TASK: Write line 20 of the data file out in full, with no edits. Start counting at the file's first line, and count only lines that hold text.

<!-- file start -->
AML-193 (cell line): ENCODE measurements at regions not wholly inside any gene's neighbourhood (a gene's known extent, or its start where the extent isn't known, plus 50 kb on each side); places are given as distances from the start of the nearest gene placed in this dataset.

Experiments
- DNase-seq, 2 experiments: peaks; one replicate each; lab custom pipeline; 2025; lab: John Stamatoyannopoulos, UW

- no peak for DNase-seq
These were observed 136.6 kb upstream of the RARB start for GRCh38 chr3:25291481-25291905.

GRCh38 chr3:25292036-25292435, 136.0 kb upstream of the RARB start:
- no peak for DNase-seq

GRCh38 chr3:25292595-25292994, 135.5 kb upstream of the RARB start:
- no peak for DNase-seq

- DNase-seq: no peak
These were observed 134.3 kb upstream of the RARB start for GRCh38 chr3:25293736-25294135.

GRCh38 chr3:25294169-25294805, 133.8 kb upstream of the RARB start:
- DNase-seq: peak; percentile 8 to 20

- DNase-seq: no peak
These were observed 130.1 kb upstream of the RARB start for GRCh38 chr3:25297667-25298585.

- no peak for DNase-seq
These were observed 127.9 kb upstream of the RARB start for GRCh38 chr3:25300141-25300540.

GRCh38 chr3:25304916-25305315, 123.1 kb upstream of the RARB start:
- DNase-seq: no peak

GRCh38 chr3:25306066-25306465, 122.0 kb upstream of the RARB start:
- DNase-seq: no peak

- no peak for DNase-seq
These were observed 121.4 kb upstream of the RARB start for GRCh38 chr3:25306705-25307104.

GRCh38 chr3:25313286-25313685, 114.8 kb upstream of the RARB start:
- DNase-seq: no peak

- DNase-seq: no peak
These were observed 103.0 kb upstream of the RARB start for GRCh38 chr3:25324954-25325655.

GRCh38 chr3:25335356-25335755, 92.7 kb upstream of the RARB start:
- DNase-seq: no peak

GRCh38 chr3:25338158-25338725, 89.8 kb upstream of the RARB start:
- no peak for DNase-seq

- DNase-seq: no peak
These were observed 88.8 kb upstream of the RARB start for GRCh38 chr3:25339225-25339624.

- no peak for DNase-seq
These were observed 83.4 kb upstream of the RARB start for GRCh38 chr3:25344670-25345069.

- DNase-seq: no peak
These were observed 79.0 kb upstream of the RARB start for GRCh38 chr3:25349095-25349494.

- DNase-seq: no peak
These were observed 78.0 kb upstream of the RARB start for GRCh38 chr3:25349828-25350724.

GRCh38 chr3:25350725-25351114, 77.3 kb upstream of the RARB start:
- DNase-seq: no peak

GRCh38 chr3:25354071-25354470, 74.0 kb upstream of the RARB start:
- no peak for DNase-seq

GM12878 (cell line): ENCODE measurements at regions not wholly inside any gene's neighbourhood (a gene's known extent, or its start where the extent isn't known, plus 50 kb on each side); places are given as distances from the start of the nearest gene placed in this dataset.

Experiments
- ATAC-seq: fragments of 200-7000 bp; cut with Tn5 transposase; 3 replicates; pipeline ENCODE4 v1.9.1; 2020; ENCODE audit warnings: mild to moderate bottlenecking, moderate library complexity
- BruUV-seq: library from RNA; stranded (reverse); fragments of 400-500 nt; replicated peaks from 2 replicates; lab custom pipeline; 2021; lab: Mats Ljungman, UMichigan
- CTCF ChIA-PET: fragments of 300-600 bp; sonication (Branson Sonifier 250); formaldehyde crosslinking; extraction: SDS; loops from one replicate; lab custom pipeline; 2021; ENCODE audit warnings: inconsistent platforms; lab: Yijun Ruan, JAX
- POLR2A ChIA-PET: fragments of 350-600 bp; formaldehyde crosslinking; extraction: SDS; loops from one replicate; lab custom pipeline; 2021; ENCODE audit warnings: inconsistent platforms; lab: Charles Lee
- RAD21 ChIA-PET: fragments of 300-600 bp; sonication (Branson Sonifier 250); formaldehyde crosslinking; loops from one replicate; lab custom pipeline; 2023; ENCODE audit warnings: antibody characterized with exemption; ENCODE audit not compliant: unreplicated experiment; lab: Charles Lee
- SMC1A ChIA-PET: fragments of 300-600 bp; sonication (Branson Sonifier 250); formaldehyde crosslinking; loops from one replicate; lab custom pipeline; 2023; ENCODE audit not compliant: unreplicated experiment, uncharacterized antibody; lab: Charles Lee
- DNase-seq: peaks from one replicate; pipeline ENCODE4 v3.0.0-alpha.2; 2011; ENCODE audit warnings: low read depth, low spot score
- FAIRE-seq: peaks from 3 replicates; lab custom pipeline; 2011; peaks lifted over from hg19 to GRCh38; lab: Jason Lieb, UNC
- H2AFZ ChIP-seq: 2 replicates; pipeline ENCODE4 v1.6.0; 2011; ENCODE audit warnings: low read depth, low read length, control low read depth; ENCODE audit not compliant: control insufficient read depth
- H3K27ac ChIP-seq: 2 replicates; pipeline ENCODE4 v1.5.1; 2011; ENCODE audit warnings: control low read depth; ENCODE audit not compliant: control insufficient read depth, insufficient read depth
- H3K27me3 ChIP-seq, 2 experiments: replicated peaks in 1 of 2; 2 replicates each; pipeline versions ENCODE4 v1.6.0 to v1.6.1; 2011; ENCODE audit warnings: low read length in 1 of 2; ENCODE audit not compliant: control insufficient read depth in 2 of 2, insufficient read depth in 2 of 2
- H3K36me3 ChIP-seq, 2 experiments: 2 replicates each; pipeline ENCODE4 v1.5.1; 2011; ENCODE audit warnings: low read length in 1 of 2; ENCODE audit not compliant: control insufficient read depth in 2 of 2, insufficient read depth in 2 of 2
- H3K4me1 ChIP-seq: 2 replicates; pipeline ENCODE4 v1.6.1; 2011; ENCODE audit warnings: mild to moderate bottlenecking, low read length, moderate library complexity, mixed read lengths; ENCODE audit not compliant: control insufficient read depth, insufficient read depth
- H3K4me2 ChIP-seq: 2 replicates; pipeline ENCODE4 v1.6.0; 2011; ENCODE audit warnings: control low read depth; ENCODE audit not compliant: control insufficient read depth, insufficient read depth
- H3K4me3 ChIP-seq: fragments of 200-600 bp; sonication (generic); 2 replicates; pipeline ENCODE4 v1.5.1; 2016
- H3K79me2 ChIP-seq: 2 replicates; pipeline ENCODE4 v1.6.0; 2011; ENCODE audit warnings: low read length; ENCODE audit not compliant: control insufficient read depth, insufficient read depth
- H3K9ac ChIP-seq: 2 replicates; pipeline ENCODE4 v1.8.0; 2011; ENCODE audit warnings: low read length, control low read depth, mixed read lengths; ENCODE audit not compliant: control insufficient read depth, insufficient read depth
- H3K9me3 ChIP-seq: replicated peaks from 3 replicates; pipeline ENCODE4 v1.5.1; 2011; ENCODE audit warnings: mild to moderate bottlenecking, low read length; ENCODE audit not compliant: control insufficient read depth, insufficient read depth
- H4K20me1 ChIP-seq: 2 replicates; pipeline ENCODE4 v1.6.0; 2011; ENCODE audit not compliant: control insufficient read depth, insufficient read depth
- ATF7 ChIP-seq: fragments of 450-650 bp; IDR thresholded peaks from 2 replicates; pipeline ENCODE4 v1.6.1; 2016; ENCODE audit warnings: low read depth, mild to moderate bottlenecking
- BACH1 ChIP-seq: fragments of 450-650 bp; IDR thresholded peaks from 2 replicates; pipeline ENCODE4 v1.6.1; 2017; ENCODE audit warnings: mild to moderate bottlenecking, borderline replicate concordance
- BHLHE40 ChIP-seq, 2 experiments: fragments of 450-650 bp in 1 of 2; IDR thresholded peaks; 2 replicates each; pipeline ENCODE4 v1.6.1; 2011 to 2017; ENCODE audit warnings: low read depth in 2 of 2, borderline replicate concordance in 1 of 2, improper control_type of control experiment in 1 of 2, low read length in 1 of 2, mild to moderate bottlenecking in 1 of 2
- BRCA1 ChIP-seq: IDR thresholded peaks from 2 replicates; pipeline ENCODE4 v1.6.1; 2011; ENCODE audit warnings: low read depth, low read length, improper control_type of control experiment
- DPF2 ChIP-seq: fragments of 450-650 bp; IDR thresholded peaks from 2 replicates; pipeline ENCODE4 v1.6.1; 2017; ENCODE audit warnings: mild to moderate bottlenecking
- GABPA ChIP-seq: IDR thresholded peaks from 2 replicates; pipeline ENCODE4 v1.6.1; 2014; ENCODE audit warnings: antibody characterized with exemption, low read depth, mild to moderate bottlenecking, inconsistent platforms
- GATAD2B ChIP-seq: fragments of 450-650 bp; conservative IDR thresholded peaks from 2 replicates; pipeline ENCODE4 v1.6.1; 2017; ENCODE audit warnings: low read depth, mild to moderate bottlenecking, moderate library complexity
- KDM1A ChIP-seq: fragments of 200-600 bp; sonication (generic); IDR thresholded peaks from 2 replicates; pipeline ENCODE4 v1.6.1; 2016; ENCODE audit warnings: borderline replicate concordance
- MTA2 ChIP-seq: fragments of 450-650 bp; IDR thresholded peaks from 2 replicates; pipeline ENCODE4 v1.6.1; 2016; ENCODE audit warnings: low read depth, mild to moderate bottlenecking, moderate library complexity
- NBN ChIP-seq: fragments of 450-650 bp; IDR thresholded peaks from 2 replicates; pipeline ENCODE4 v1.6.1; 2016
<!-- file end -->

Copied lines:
GRCh38 chr3:25306066-25306465, 122.0 kb upstream of the RARB start: